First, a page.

Hazard, H. W. (ed.) / Volume III: The fourteenth and fifteenth centuries
XIII: Moslem North Africa, 1049-1394, pp. 457-485 PDF (25.3 MB)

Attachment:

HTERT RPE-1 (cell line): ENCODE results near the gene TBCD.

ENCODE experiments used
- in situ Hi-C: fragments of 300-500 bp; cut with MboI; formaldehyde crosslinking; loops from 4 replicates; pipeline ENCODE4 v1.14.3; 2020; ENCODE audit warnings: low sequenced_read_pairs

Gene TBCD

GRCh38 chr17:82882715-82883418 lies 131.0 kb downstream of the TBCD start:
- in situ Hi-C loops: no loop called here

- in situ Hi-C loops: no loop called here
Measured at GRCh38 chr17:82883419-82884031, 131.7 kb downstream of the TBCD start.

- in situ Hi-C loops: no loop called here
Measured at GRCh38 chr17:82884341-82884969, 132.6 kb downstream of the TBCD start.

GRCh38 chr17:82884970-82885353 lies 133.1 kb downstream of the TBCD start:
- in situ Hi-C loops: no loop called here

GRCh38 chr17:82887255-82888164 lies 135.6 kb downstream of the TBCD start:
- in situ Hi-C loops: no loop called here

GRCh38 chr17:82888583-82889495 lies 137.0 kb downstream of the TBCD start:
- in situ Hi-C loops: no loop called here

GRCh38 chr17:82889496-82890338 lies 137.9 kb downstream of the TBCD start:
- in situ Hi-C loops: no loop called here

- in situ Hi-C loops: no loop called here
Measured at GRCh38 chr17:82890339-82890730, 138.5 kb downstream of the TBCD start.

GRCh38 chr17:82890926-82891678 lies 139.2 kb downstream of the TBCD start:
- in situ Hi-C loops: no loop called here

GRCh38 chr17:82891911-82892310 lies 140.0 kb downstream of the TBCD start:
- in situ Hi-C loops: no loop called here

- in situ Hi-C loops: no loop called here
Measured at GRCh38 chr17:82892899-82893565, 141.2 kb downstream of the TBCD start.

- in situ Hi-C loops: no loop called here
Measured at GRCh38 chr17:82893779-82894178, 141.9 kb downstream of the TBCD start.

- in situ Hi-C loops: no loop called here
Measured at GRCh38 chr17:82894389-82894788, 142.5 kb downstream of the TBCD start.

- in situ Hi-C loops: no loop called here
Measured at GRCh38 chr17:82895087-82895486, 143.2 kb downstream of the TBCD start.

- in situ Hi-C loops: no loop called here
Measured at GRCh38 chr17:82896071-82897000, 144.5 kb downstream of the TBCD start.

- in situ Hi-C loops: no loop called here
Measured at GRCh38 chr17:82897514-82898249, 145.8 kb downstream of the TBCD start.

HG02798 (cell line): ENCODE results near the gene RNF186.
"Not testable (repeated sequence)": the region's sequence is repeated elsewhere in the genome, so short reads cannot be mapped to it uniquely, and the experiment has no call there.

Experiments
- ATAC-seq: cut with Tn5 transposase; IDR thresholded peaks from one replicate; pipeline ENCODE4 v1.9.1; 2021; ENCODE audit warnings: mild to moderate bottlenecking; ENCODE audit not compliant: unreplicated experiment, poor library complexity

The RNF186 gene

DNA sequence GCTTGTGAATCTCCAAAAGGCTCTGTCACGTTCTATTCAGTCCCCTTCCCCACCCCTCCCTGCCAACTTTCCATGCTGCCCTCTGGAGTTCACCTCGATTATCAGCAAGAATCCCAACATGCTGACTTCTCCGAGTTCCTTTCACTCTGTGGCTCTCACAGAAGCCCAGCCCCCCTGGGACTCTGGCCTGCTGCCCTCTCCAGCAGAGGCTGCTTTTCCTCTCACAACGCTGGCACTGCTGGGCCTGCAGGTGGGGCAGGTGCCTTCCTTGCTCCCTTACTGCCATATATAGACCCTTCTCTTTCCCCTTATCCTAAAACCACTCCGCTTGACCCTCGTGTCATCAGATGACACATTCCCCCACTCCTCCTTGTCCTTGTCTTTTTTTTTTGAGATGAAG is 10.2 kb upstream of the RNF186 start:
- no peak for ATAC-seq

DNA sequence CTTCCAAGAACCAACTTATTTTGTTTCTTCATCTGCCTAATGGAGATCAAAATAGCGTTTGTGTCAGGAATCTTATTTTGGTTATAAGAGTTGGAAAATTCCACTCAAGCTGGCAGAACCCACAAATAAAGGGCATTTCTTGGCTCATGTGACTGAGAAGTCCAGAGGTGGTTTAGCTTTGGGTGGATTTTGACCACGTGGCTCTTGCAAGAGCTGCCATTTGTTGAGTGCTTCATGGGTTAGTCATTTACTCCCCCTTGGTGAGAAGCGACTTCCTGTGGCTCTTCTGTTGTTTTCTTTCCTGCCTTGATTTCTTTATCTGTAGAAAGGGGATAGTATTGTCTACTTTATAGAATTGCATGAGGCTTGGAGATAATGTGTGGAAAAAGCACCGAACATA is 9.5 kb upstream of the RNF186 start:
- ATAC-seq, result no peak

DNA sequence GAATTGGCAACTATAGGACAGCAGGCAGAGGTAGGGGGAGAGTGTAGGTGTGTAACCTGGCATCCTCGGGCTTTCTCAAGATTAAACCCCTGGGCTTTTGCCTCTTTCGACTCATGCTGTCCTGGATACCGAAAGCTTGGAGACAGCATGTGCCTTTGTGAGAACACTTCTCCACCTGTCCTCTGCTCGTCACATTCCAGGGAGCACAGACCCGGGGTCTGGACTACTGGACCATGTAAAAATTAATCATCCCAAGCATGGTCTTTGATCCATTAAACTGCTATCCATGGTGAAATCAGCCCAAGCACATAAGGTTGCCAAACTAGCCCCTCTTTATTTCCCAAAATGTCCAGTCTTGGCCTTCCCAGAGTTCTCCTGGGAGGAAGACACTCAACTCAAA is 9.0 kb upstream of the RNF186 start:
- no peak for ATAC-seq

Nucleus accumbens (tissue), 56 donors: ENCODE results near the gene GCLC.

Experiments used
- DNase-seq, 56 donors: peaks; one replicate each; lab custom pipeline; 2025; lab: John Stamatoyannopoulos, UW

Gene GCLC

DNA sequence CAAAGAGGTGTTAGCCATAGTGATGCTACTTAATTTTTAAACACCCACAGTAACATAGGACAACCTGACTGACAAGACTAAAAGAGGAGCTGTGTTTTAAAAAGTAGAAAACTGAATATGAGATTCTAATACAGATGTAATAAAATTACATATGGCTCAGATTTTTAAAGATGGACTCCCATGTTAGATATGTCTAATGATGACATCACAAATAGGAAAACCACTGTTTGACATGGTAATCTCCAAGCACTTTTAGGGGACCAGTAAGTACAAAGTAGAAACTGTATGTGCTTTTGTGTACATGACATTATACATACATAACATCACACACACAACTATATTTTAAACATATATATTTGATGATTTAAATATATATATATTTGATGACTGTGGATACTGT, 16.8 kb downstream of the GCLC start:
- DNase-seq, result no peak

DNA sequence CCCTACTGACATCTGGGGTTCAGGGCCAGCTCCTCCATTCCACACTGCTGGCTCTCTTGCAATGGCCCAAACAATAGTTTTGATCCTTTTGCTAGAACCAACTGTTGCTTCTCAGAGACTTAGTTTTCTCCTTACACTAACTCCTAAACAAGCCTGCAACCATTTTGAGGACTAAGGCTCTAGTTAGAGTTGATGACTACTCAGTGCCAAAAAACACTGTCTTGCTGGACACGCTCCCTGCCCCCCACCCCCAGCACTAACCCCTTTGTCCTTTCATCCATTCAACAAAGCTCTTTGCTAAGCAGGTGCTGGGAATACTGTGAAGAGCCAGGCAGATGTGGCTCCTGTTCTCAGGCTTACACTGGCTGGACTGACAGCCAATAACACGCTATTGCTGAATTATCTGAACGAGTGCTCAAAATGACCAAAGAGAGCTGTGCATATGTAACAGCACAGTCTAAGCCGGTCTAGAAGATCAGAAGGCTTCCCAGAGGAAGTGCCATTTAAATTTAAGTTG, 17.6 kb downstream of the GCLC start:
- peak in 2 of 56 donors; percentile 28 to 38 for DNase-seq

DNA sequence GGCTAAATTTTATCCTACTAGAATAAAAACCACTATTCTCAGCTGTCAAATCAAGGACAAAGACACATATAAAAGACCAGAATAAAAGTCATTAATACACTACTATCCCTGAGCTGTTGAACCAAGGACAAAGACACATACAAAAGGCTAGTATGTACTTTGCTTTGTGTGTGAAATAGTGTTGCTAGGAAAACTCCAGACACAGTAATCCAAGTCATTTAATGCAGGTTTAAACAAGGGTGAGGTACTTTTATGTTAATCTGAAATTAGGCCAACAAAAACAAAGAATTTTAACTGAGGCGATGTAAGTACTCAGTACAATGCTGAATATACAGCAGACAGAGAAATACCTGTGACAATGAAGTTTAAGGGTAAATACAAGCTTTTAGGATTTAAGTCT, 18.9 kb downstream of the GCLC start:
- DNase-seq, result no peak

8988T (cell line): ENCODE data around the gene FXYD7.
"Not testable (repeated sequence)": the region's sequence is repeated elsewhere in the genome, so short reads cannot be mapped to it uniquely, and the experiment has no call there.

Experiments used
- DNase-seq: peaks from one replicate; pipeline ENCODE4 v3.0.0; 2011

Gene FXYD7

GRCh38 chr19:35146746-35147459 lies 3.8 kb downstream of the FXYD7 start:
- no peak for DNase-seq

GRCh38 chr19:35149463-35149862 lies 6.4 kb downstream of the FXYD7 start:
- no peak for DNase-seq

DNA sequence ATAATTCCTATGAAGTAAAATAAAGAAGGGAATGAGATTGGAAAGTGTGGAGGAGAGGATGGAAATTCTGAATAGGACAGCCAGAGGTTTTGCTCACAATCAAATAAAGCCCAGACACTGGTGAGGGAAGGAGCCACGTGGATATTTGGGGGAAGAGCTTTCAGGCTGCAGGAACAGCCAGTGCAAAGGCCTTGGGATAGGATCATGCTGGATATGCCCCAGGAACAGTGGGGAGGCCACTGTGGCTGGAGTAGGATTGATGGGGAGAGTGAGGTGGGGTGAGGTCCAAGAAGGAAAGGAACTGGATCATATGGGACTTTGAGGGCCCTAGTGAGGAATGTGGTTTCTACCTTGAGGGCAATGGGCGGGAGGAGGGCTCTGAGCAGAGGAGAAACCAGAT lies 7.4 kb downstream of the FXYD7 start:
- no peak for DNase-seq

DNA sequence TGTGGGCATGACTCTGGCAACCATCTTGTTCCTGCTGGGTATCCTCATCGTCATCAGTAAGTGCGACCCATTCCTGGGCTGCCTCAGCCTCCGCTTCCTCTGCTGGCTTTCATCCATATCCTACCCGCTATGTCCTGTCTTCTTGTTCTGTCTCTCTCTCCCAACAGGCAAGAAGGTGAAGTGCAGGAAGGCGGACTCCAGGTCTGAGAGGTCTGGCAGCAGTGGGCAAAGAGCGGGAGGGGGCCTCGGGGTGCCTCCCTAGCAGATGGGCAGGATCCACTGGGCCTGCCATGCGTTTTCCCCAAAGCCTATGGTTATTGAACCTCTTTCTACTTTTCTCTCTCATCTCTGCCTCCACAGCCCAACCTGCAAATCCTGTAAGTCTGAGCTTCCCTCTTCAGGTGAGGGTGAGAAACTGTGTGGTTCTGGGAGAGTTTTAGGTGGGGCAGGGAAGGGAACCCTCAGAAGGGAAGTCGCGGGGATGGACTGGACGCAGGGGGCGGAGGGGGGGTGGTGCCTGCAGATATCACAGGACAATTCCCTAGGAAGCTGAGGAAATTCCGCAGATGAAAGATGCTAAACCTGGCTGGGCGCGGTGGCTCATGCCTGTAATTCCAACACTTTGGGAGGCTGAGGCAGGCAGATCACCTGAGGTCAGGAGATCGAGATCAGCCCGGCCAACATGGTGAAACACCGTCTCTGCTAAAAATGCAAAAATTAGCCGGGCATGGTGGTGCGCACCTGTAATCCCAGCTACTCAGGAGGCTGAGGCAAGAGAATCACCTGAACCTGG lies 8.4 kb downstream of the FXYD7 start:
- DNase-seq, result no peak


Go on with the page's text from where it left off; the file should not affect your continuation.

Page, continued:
464 A HISTORY OF THE CRUSADES III gold struck at Mahdia in the name of Ma'add. However, if there was such an attempt, it failed, and it is very unlikely that Ma'add could have recalled the voracious horde he had sent against Tunisia.5 The other cities of Tunisia reached separate agreements with the invaders, after the first murderous pillaging, and set up tiny sover eignties under Arab or Berber nobles or adventurers. It is not too far-fetched to compare their status in 1049 to that of provincial towns of the Roman empire at its height, and in 1059 to that of the same towns after the barbarian invasions, so shattered was the entire political and economic structure. The Hammadids of eastern Algeria were slightly less hard hit. It is true they were defeated in battle by the Arabs, and their countryside was stripped, but the assault was weaker and less persistent, and a modus vivendi was soon reached by which the Berbers held the towns and paid tribute to the invaders. In partial recompense, Algeria inherited some of the commerce and culture which fled ravaged Tunisia. Scholars, artisans, and merchants moved to Qal'at Bani Hammad and, when Arab impositions made that inland stronghold untenable, they accompanied the Hammãdids to the new capital at Bugia in 1069, and again, definitively, in 1104. Yet the net effect of the Arab incursion on eastern Algeria was to decrease its prosperity in agriculture and commerce and to eliminate personal security for ruler and citizen alike. This relatively unsatisfactory pattern became stabilized for the whole region between Egypt and Algiers, with land commerce totally prevented by roving marauders, with agriculture drastically curtailed, and with civilization isolated in fortified towns paying tribute to the nomads. Among the permanent effects of the Arab invasion must also be included the increase in the proportion of pastoral nomads to sedentary cultivators, the displacement of Berber nomads—chiefly Zanatah—by the newcomers, the diffusion of the Arabic language in rural areas, the movement of whatever culture survived northward to the ports or mountain towns such as Constantine, and the seaward orientation of Berber commercial activity and military prowess.6 Morocco meanwhile was undergoing a sharply contrasting series of events. An ascetic religious reformer, ' Abd-Allah ibn-Yasin, of the Kaztfli tribe, had appeared in the desert fringes and secured support 5. The invaders, ironically enough, were admired by later generations as the epitome of Arab chivalry, and inspired a popular ballad-cycle, Sirat abi Zaid wa-Bani Hilal (for editions see Brockelmann, II, 74; sII, 64). 6. For further details consult Marcais, op. cit., and Les Arabes en Berbérie du XIe au XIVe siècle (Constantine, 1913).
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